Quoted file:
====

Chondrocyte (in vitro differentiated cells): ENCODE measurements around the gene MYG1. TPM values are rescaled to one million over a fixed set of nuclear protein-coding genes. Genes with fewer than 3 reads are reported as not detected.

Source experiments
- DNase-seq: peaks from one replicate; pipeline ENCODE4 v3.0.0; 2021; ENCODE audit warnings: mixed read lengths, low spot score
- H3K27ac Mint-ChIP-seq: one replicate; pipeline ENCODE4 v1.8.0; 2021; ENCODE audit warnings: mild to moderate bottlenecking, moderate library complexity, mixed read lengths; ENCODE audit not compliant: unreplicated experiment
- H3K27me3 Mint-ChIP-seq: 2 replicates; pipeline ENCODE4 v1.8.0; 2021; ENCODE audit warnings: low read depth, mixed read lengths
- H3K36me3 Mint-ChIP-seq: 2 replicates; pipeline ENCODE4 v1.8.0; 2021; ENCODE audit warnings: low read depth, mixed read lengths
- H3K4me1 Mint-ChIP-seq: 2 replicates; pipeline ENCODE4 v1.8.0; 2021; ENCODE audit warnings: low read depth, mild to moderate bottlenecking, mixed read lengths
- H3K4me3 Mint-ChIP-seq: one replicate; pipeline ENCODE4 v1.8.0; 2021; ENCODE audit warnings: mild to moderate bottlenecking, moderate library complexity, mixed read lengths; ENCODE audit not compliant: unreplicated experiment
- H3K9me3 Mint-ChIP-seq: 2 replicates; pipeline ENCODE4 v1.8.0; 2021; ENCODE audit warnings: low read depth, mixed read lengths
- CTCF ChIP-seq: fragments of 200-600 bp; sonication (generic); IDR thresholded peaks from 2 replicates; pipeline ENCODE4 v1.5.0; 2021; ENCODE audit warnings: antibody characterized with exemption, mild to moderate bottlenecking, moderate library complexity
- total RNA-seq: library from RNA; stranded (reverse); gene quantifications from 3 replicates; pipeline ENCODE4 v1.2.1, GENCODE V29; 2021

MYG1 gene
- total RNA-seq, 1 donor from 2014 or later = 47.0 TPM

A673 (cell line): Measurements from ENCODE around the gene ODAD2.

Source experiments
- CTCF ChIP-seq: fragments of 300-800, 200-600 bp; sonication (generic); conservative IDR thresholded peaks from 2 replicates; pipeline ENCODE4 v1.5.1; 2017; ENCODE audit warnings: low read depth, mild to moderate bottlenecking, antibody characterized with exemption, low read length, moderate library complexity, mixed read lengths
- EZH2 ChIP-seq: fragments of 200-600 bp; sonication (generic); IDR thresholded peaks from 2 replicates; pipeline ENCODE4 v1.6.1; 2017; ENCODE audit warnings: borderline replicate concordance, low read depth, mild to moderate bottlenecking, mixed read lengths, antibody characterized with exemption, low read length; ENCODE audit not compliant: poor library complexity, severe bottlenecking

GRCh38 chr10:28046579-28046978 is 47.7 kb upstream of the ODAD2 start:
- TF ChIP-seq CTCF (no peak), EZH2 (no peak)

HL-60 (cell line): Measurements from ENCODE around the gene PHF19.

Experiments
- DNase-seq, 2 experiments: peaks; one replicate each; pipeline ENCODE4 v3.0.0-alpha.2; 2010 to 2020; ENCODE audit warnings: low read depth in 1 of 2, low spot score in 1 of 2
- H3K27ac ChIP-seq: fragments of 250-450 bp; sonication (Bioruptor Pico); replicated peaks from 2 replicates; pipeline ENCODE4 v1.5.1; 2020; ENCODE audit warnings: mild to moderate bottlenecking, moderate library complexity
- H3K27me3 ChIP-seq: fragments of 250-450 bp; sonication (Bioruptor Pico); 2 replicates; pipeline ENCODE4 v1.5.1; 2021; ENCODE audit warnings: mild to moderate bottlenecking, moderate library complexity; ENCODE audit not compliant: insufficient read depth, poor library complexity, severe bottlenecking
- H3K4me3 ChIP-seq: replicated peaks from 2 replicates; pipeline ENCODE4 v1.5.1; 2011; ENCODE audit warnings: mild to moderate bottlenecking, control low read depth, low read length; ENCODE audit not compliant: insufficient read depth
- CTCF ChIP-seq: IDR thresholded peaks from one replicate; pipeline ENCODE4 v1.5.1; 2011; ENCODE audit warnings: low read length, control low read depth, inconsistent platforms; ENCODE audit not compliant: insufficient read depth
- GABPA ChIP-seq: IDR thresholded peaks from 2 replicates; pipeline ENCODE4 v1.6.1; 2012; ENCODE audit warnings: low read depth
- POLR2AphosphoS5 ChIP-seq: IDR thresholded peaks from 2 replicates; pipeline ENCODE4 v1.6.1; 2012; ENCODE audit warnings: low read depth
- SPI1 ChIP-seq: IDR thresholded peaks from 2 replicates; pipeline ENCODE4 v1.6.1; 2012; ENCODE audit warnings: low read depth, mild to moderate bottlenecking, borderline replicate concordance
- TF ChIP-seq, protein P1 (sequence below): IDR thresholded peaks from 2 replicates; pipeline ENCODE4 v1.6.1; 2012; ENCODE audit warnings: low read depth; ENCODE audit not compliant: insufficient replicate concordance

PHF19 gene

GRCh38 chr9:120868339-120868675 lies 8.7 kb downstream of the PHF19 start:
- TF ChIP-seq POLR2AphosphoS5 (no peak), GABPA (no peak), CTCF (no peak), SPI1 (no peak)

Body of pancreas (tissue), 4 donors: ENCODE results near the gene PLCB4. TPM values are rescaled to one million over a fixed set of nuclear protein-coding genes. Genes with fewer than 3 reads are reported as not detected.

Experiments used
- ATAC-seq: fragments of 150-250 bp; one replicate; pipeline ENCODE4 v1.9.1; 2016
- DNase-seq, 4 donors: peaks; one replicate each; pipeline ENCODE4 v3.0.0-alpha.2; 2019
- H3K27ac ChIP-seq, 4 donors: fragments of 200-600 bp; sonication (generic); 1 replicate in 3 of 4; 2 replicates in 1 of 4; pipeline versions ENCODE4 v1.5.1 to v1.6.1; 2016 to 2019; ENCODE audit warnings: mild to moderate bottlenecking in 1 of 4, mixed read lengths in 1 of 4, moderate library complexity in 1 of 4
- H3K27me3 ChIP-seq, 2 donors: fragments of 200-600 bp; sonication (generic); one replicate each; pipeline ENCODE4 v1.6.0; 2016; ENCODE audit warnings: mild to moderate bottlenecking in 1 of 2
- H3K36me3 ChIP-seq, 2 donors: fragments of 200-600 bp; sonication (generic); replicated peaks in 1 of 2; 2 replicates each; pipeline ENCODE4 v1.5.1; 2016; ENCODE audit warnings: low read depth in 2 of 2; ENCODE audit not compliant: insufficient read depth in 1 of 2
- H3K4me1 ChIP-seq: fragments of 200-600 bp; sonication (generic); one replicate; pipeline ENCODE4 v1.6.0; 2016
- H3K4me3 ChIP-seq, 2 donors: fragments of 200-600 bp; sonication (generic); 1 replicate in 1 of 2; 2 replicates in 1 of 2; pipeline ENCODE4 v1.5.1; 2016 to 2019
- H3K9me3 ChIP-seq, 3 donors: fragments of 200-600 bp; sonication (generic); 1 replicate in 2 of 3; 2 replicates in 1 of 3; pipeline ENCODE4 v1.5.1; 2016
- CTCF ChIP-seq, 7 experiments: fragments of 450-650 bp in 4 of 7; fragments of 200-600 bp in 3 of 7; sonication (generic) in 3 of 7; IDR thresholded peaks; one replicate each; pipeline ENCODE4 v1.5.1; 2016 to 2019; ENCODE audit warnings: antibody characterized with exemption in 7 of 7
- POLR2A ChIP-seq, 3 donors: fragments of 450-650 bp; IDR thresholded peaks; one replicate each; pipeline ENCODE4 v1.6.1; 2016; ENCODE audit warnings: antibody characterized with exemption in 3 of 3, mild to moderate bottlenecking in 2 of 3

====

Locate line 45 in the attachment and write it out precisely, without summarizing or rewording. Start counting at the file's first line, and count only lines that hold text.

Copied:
- POLR2A ChIP-seq, 3 donors: fragments of 450-650 bp; IDR thresholded peaks; one replicate each; pipeline ENCODE4 v1.6.1; 2016; ENCODE audit warnings: antibody characterized with exemption in 3 of 3, mild to moderate bottlenecking in 2 of 3